Efficiency in Truthful Auctions via a Social Network

04/29/2019 ∙ by Seiji Takanashi, et al. ∙ KYUSHU UNIVERSITY 0

In this paper, we study efficiency in truthful auctions via a social network, where a seller can only spread the information of an auction to the buyers through the buyers' network. In single-item auctions, we show that no mechanism is strategy-proof, individually rational, efficient, and weakly budget balanced. In addition, we propose α-APG mechanisms, a class of mechanisms which operate a trade-off between efficiency and weakly budget balancedness. In multi-item auctions, there already exists a strategy-proof mechanism when all buyers need only one item. However, we indicate a counter-example to strategy-proofness in this mechanism, and to the best of our knowledge, the question of finding a strategy-proof mechanism remains open. We assume that all buyers have decreasing marginal utility and propose a generalized APG mechanism that is strategy-proof and individually rational but not efficient. Importantly, we show that this mechanism achieves the largest efficiency measure among all strategy-proof mechanisms.

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1 Introduction

Imagine that an auction will take place. Until it starts, the auctioneer wants to spread information about it to all the people who might have interest in the goods being sold. Firms might pay a lot for advertising before auctions occur. Many social network services (SNSs) allow connections among people who can spread advertisements. Many researchers have investigated advertisements and such social networks, e.g., Emek et al. (2011), Borgatti et al. (2009), Jackson (2010), and Kempe et al. (2003). In this situation, the auctioneer may assume that those who read the advertisements will spread such information through their SNSs. However, they may be reluctant because they themselves can benefit from fewer participants at the auction. If the auctioneer wants the participants to spread the word about the auction, he has to incentivize them to distribute it to their neighbors. Since standard auction theory has not studied such auctions with a network of buyers, results are scant about auction advertisements through a buyers’ network.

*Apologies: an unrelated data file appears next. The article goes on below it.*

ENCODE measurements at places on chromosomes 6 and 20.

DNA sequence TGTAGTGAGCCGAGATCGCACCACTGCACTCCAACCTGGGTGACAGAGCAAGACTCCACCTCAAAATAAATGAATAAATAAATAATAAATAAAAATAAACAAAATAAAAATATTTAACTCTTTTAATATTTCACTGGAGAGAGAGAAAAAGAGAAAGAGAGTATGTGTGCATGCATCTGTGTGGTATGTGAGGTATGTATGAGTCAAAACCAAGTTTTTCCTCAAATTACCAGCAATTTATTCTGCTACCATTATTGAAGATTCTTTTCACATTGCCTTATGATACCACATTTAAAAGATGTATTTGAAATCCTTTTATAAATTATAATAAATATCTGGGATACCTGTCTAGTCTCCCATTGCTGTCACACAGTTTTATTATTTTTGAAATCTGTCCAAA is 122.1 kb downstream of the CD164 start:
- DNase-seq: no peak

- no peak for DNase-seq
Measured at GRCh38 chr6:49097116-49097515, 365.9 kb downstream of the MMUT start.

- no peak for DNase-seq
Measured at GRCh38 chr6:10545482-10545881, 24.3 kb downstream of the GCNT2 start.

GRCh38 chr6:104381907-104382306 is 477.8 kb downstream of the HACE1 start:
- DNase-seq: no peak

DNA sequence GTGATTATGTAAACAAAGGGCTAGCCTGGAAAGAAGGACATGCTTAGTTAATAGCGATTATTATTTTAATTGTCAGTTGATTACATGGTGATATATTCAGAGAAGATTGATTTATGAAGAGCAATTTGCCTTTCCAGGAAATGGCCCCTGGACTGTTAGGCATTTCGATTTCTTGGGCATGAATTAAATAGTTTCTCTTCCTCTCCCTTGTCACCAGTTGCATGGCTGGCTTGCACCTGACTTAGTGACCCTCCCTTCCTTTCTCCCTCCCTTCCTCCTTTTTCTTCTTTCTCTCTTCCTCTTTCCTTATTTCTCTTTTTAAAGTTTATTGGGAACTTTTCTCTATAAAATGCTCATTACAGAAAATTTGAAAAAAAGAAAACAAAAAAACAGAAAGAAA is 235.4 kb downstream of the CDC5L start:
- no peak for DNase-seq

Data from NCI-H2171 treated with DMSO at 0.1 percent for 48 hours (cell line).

To the best of our knowledge, Li et al. (2017) is the first paper that deals with this issue. They generalize a classical single-item auction to one with a social network, which consist of all buyers and a seller who is located somewhere in the network but is restricted from directly spreading the information to all the buyers. The authors assume that all the buyers only get information through the network and analyzed two well-known mechanisms, the Vickrey-Clarke-Groves (VCG) mechanism (Vickrey (1961), Clarke (1971), Groves (1973)) and the Information Diffusion Mechanism. They extended these two mechanisms to auctions via a social network and prove that they are strategy-proof, where no buyer has an incentive to untruthfully report their valuation OR to prevent the information from being spread to their neighbors. They also prove that the VCG mechanism is efficient but not weakly budget balanced, that is, the seller’s revenue can be negative, and the Information Diffusion Mechanism is weakly budget balanced but not efficient. Zhao et al. (2018) also study such auctions, generalize the Information Diffusion Mechanism proposed by Li et al. (2017), and show that the Generalized Information Diffusion Mechanism is strategy-proof, individually rational, and weakly budget balanced. However, in this paper we show a counter-example to strategy-proofness in this mechanism.